Former MP takes Ontario PC Party to court over nomination snub | CBC News

The Ontario Progressive Conservative Party faces a court battle in the wake of Premier Doug Ford’s move to appoint a candidate in a riding considered an easy election win for the PCs. 

Ford kiboshed the party’s nomination race in Simcoe-Grey by naming Brian Saunderson, currently the mayor of Collingwood, as the party’s candidate for next June’s election. 

The court case is being brought by Stella Ambler, who has presented evidence that she was poised to win the nomination had PC party members in Simcoe-Grey been allowed to vote.   

Lawyers for Ambler are asking the Ontario Superior Court of Justice to quash the appointment and force the party to reopen the candidate nomination race. A hearing is scheduled for Friday.

Ambler “led a vigorous campaign, expending significant time, effort and resources,” her lawyers say in a court document. “Then, just two days after a membership list was disseminated showing Ms. Ambler in the lead, the nomination race was abruptly cancelled.”   

Lawyers for the Progressive Conservative Party of Ontario argue that the leader has always had power to appoint election candidates and that the court does not have the jurisdiction to order the party to re-open the nomination race in Simcoe-Grey. (Nathan Denette/Canadian Press)

The lawyers claim the move violates the PC Party constitution, which calls for the candidate nomination process to be “open, public and democratic.” 

A clause in the party’s nomination rules allow the leader to appoint up to 10 election candidates among Ontario’s 124 ridings. Saunderson is the first — and so far only — candidate appointed by Ford under that rule for the 2022 election.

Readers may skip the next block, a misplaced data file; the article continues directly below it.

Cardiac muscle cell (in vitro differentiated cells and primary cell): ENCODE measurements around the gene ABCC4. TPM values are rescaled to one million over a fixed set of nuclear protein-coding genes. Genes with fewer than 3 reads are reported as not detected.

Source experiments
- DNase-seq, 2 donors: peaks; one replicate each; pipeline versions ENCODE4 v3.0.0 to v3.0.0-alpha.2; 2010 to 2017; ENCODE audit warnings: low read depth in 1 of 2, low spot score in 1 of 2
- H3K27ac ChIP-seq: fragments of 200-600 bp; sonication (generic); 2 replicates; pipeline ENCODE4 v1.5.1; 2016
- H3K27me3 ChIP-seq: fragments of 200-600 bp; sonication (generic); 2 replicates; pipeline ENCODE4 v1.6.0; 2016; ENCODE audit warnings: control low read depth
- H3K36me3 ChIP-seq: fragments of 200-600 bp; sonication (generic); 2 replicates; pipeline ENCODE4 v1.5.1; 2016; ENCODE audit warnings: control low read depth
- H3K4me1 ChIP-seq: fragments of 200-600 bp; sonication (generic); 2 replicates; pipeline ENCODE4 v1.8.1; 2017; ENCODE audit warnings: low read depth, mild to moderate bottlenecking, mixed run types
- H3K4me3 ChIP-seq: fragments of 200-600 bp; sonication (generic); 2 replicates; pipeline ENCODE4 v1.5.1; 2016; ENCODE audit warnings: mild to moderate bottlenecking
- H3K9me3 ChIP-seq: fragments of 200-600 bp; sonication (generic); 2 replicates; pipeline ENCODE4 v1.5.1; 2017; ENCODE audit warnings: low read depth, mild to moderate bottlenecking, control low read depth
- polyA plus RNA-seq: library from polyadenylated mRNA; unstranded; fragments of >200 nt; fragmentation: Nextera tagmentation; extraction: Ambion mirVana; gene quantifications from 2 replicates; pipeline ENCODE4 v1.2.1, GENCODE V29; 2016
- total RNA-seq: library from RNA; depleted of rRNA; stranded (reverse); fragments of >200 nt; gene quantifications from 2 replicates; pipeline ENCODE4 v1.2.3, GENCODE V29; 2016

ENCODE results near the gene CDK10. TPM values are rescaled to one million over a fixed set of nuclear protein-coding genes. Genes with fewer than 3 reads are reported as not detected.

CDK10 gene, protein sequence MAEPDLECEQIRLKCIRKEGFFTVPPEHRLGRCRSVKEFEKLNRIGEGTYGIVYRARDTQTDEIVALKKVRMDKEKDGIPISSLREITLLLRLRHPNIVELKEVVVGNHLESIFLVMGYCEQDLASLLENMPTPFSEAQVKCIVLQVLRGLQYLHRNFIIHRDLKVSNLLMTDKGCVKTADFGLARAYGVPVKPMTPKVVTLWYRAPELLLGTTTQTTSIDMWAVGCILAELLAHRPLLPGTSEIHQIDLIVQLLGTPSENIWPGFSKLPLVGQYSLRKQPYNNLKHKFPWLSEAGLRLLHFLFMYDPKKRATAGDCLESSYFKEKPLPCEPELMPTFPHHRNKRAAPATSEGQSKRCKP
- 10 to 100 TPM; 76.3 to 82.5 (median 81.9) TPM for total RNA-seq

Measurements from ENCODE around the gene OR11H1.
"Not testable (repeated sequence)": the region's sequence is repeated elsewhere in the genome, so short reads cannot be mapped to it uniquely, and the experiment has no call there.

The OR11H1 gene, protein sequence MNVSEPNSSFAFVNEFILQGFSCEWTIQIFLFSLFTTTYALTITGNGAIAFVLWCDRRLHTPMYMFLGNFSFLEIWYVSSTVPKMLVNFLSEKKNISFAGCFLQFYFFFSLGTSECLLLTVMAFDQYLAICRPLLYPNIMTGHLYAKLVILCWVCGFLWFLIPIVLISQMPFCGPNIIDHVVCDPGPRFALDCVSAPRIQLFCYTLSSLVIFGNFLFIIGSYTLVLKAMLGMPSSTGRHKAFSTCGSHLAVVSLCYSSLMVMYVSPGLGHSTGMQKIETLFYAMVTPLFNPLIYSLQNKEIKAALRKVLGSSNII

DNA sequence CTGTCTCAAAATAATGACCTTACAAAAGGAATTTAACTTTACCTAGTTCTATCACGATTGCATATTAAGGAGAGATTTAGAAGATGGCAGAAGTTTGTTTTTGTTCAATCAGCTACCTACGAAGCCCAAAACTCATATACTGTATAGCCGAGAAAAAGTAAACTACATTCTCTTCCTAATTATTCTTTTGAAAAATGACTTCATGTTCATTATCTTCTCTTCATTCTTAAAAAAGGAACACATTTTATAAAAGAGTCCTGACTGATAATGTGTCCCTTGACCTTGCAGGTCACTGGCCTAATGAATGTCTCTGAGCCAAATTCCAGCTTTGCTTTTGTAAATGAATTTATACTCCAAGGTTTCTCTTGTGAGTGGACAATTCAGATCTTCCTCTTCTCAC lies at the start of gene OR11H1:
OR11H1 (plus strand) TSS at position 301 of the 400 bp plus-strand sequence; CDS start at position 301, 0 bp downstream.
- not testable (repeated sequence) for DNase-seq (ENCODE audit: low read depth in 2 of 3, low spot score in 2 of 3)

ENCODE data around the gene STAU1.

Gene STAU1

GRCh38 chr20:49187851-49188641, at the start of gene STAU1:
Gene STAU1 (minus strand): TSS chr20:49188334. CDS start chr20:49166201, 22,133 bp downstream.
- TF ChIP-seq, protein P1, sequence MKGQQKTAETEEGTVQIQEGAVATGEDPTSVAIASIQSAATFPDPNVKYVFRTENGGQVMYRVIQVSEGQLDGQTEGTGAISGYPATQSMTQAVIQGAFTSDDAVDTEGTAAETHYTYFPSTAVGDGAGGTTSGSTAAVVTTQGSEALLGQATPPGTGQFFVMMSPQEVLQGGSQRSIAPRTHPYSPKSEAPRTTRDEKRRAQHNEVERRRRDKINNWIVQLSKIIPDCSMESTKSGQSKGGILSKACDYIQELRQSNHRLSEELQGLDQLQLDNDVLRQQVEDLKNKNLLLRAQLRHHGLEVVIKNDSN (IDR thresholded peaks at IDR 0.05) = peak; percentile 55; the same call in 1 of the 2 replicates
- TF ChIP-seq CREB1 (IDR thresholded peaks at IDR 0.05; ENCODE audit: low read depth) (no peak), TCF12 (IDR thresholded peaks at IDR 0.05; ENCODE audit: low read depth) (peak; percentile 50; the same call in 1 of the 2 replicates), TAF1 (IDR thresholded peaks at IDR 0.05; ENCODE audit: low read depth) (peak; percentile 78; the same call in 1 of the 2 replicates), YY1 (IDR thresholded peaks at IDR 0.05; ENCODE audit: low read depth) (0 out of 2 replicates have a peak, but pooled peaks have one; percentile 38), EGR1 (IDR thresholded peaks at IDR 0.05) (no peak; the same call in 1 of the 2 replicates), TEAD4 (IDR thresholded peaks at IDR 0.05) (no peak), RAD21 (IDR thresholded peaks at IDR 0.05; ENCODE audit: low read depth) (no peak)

Ambler’s lawyers argue that the power is only intended to be used in limited circumstances, not when a nomination race is well underway. She began her campaign in November 2020, the party green-lit her to seek the nomination in January of this year, and Ford scuttled the race in June by appointing Saunderson. 

The PC Party’s lawyers argue that the leader has always had power to appoint candidates and that the court should toss out Ambler’s case.

“Her current application fails to forthrightly request what she ultimately wants — an order that the court force the party leader to endorse her as a candidate,” said lawyer Arthur Hamilton in an email Thursday to CBC News.  

The incumbent MPP for Simcoe-Grey, Jim Wilson, resigned from the PC caucus in November 2018, has been sitting as an independent since then and announced he would not seek re-election next year. (Ontario Legislature)

Hamilton said the court does not have the capacity or jurisdiction to make such an order. 

“The leader of a political party has the unfettered prerogative under the Elections Act to determine whether the party endorses a particular individual,” the PC lawyers state in their court document. 

Simcoe-Grey has gone to a PC candidate in every election since its creation. The incumbent, Jim Wilson, resigned from the PC caucus in late 2018, has been sitting as an independent since then and announced he would not seek re-election next year.          

Ambler lives in Wasaga Beach and her website for the PC nomination in Simcoe-Grey remains active. Her court document describes her as “actively involved in conservative politics at both the national and provincial level for over three decades.” She previously served federally as the Conservative MP for Mississauga South.

The next Ontario election is scheduled for June 2, 2022.  

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